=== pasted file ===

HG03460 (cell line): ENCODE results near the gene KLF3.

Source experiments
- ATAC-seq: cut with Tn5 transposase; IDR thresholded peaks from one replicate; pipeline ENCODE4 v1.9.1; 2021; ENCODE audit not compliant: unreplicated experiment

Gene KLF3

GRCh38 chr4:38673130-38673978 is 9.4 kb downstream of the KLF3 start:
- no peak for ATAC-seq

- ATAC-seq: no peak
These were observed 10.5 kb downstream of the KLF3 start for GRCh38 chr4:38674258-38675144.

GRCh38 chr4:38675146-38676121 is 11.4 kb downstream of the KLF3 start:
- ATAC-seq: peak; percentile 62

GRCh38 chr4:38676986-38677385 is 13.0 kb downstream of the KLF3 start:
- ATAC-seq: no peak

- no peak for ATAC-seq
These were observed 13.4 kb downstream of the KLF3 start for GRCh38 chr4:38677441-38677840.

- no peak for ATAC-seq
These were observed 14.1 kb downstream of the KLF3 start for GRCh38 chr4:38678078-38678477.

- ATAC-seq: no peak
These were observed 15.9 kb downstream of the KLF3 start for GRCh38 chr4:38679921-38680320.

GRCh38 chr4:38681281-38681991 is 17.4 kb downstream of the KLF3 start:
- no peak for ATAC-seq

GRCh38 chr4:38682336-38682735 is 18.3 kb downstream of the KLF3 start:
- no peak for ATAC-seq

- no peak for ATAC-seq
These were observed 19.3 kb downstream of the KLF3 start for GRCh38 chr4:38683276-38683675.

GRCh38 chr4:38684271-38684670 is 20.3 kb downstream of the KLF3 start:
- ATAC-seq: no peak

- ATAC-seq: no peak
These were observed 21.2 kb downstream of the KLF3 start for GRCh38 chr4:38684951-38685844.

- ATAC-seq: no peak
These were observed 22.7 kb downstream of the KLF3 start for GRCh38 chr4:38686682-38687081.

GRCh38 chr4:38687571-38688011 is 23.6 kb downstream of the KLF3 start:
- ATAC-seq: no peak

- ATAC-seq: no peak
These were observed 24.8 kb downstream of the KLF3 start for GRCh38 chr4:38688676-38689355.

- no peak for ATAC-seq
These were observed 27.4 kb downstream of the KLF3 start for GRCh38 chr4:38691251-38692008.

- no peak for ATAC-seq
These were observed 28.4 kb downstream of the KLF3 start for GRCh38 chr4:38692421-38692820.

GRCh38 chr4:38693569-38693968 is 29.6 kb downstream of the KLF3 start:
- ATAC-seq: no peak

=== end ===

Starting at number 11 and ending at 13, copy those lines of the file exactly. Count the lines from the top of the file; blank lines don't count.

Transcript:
GRCh38 chr4:38676986-38677385 is 13.0 kb downstream of the KLF3 start:
- ATAC-seq: no peak

- no peak for ATAC-seq